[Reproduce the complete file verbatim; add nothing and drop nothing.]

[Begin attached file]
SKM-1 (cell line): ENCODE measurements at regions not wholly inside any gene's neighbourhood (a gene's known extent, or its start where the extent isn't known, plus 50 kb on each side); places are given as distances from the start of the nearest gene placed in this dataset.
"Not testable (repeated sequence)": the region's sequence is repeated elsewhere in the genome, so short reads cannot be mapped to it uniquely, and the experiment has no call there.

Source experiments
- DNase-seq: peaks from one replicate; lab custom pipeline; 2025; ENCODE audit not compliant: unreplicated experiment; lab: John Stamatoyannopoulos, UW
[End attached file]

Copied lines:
SKM-1 (cell line): ENCODE measurements at regions not wholly inside any gene's neighbourhood (a gene's known extent, or its start where the extent isn't known, plus 50 kb on each side); places are given as distances from the start of the nearest gene placed in this dataset.
"Not testable (repeated sequence)": the region's sequence is repeated elsewhere in the genome, so short reads cannot be mapped to it uniquely, and the experiment has no call there.

Source experiments
- DNase-seq: peaks from one replicate; lab custom pipeline; 2025; ENCODE audit not compliant: unreplicated experiment; lab: John Stamatoyannopoulos, UW